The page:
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Mapping drive - XP to DC secured folder - What Authentication used?

By ltek.llc ·
1) Using NET USE or WSHNetwork.MapNetworkDrive (vbscript / wscript)
2) XP Pro (SP2) in a workgroup, not in a domain.
3) Mapping drive to a secured folder within Netlogon share on a DC, in a domain

When we pass name/pw creds, does it use Kerberos or NTLM (V1 or V2)?

If not Kerberos, is there a way to force it to use Kerberos?

thx!

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RE: Mapping drive - XP to DC secured folder - What Authentication used?

by Jacky Howe In reply to Mapping drive - XP to DC ...

Have a look here it explains how to use Kerberos.

http://searchwinit.techtarget.com/tip/0,289483,sid1_gci1251636,00.html

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I appreciate the post but I don't see where this answers the questions...

by ltek.llc In reply to RE: Mapping drive - XP to ...

1) By default, is NTLM used between a non-domain client and a DC when mapping a share (located on the DC) using domain user credentials?

2) Is it possible to use Kerberos instead of NTLM.

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RE: I appreciate the post but I don't see where this answers the questions

by Jacky Howe In reply to I appreciate the post but ...

1. Kerberos is a protocol that, prior to Windows 2000 Server, Windows NT admins could ignore. At that time, Microsoft used NTLM for authentication, which was fine for the Windows world -- but nowhere else.

Kerberos = Default

2. Your application should not access the NTLM security package directly; instead, it should use the Negotiate security package. Negotiate allows your application to take advantage of more advanced security protocols if they are supported by the systems involved in the authentication. Currently, the Negotiate security package selects between Kerberos and NTLM. Negotiate selects Kerberos unless it cannot be used by one of the systems involved in the authentication.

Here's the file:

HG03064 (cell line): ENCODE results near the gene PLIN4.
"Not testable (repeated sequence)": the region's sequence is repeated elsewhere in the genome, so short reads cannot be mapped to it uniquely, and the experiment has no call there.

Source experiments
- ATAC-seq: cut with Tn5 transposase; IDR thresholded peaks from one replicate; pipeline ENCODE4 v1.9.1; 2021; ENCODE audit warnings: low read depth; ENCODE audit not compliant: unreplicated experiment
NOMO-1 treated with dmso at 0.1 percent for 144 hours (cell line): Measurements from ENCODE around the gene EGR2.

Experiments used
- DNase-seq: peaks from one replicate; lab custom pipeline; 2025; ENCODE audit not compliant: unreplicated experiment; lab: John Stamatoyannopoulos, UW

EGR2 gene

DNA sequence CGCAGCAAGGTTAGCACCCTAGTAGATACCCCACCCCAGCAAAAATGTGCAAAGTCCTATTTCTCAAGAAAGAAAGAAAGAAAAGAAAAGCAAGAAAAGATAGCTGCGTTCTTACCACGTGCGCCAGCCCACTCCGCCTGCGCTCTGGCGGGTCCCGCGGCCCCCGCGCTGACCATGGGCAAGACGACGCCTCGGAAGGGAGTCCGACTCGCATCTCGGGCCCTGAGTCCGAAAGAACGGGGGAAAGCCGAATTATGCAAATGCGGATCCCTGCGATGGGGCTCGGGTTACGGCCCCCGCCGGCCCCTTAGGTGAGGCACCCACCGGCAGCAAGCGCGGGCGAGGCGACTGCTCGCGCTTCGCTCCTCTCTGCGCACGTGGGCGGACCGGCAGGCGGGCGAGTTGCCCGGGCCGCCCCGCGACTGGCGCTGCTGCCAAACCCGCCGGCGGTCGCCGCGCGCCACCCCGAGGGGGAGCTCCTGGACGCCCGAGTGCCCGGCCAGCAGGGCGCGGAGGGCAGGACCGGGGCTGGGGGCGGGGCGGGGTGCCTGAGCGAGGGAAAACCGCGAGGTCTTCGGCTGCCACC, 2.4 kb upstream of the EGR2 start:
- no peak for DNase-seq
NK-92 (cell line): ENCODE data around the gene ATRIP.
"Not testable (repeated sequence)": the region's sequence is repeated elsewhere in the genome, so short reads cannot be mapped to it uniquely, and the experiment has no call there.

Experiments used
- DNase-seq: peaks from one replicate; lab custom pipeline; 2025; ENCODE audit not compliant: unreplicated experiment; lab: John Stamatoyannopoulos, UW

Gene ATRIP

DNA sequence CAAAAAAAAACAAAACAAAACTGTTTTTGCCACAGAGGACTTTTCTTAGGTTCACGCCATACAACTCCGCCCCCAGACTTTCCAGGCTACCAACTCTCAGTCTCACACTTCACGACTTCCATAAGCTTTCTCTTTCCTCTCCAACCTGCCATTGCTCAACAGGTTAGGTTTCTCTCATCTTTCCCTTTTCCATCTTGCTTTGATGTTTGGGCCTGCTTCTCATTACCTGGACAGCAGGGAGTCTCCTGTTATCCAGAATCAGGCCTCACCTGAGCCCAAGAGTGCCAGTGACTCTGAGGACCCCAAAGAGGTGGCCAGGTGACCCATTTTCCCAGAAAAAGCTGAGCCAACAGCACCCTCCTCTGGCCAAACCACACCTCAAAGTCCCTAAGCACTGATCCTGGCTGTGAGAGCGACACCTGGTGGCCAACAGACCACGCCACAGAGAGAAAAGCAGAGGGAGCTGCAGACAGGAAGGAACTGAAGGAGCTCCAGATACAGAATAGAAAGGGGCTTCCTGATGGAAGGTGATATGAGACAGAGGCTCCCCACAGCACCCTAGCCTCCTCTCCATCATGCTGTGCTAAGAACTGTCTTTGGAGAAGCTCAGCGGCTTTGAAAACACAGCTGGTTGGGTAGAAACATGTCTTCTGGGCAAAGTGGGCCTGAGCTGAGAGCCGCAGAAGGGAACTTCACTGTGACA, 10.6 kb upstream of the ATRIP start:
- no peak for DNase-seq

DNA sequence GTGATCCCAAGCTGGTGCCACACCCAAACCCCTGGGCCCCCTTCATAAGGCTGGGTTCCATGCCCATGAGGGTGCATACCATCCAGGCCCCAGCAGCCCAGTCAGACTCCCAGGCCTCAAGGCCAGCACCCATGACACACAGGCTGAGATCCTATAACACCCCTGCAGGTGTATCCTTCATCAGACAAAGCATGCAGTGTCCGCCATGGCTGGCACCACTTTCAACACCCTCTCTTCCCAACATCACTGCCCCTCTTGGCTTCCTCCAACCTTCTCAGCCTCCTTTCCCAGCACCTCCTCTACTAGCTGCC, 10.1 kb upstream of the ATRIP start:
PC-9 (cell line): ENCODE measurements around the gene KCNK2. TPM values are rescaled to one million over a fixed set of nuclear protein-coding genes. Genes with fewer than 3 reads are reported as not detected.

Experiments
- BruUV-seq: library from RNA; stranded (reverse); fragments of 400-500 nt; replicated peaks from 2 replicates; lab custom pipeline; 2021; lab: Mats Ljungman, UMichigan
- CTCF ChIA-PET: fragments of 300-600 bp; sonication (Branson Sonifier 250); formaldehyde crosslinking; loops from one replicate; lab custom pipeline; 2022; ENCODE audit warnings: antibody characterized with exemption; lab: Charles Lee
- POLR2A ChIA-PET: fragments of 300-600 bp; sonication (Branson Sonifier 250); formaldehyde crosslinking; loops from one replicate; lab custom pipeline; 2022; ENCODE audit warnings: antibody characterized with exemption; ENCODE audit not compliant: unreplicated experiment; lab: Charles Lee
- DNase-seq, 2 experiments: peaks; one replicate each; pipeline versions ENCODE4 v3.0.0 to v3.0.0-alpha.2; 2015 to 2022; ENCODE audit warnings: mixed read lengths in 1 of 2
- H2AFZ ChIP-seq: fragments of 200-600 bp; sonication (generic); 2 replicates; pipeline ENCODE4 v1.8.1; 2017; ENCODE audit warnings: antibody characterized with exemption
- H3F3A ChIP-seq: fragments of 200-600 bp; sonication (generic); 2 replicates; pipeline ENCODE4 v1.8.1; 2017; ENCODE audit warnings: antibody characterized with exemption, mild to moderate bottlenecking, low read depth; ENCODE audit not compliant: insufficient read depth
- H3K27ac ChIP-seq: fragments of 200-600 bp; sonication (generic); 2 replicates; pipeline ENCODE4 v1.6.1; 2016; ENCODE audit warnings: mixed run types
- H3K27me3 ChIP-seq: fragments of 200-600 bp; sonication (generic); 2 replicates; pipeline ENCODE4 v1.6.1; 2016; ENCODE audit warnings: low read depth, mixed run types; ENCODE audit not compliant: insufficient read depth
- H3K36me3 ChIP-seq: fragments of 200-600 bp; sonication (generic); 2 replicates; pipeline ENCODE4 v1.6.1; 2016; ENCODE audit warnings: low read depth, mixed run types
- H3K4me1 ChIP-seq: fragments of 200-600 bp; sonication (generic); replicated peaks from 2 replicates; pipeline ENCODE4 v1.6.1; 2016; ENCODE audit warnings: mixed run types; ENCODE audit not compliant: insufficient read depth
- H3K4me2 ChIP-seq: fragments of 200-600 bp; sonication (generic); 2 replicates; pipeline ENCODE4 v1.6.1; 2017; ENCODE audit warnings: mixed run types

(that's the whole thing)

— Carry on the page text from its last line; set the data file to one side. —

Reference.
http://msdn2.microsoft.com/en-us/library/aa378749.aspx

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I don't beleive Kerberos is Default with non-Domain clients

by ltek.llc In reply to RE: I appreciate the post ...

I've been doing a lot more research and from several other sources, posts, articles, etc... it seems that NTLM is used by default if the client is not a member of the domain.

Is there a windows security expert that can chime in?

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RE: I don't beleive Kerberos is Default with non-Domain clients

by Jacky Howe In reply to I don't beleive Kerberos ...

Defaulting to Kerberos

NT LAN Manager is the authentication protocol used in Windows NT and in Windows 2000 work group environments. It is also employed in mixed Windows 2000 Active Directory domain environments that must authenticate Windows NT systems. At the stage Windows 2000 is converted to native mode where no down-level Windows NT domain controllers exist, NT LAN Manager is disabled. Kerberos then becomes the default authentication technology for the enterprise.
Microsoft introduced Kerberos as the new default authentication protocol for enterprise environments in Windows 2000. Every Windows 2000, Windows XP and Windows Server 2003 OS platform includes a client Kerberos authentication provider. Neither Windows 2000 nor Windows Server 2003 includes Kerberos support for other legacy Microsoft platforms. Your NT4, Windows 95 or 98 clients will not be able to authenticate using Kerberos -- you'll need to upgrade these workstations to either Windows 2000 Professional or Windows XP. In the early days of Windows 2000, Microsoft promised to include Kerberos support for Windows 95 and 98 in the "Directory Services Client" (dsclient.exe), an add-on for Windows 95 and 98 that can be found on the Windows 2000 Server CD.

Reference:
http://searchwindowssecurity.techtarget.com/originalContent/0,289142,sid45_gci1009597,00.html
Reference:
http://technet.microsoft.com/en-us/library/bb742516.aspx

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